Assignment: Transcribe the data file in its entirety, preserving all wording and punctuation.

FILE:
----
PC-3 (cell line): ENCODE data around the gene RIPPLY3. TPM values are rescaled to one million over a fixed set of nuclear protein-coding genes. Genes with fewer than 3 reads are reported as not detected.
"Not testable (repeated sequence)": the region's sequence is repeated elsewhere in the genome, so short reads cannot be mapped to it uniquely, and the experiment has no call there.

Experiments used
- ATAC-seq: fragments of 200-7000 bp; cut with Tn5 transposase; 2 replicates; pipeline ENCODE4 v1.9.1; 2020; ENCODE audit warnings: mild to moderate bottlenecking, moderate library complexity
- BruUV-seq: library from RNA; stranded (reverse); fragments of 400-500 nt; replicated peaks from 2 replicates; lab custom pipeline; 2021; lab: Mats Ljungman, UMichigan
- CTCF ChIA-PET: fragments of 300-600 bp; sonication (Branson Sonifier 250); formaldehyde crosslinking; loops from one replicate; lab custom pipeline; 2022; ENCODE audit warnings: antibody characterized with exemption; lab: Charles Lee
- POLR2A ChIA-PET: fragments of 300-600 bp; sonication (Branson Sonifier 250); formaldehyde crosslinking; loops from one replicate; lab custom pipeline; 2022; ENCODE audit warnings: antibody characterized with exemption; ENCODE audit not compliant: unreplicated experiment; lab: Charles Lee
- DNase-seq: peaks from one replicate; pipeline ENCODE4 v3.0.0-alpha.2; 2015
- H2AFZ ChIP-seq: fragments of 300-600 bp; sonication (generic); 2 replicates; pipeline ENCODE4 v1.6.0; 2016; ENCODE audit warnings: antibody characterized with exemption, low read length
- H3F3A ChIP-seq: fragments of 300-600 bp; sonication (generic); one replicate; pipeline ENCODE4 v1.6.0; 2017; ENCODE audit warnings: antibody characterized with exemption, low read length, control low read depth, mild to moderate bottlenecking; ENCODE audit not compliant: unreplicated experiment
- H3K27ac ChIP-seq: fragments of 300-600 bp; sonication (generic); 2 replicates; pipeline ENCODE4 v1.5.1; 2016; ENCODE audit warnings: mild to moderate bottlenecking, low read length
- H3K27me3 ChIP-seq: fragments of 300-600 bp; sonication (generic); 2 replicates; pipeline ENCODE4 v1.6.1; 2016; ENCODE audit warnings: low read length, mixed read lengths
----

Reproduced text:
PC-3 (cell line): ENCODE data around the gene RIPPLY3. TPM values are rescaled to one million over a fixed set of nuclear protein-coding genes. Genes with fewer than 3 reads are reported as not detected.
"Not testable (repeated sequence)": the region's sequence is repeated elsewhere in the genome, so short reads cannot be mapped to it uniquely, and the experiment has no call there.

Experiments used
- ATAC-seq: fragments of 200-7000 bp; cut with Tn5 transposase; 2 replicates; pipeline ENCODE4 v1.9.1; 2020; ENCODE audit warnings: mild to moderate bottlenecking, moderate library complexity
- BruUV-seq: library from RNA; stranded (reverse); fragments of 400-500 nt; replicated peaks from 2 replicates; lab custom pipeline; 2021; lab: Mats Ljungman, UMichigan
- CTCF ChIA-PET: fragments of 300-600 bp; sonication (Branson Sonifier 250); formaldehyde crosslinking; loops from one replicate; lab custom pipeline; 2022; ENCODE audit warnings: antibody characterized with exemption; lab: Charles Lee
- POLR2A ChIA-PET: fragments of 300-600 bp; sonication (Branson Sonifier 250); formaldehyde crosslinking; loops from one replicate; lab custom pipeline; 2022; ENCODE audit warnings: antibody characterized with exemption; ENCODE audit not compliant: unreplicated experiment; lab: Charles Lee
- DNase-seq: peaks from one replicate; pipeline ENCODE4 v3.0.0-alpha.2; 2015
- H2AFZ ChIP-seq: fragments of 300-600 bp; sonication (generic); 2 replicates; pipeline ENCODE4 v1.6.0; 2016; ENCODE audit warnings: antibody characterized with exemption, low read length
- H3F3A ChIP-seq: fragments of 300-600 bp; sonication (generic); one replicate; pipeline ENCODE4 v1.6.0; 2017; ENCODE audit warnings: antibody characterized with exemption, low read length, control low read depth, mild to moderate bottlenecking; ENCODE audit not compliant: unreplicated experiment
- H3K27ac ChIP-seq: fragments of 300-600 bp; sonication (generic); 2 replicates; pipeline ENCODE4 v1.5.1; 2016; ENCODE audit warnings: mild to moderate bottlenecking, low read length
- H3K27me3 ChIP-seq: fragments of 300-600 bp; sonication (generic); 2 replicates; pipeline ENCODE4 v1.6.1; 2016; ENCODE audit warnings: low read length, mixed read lengths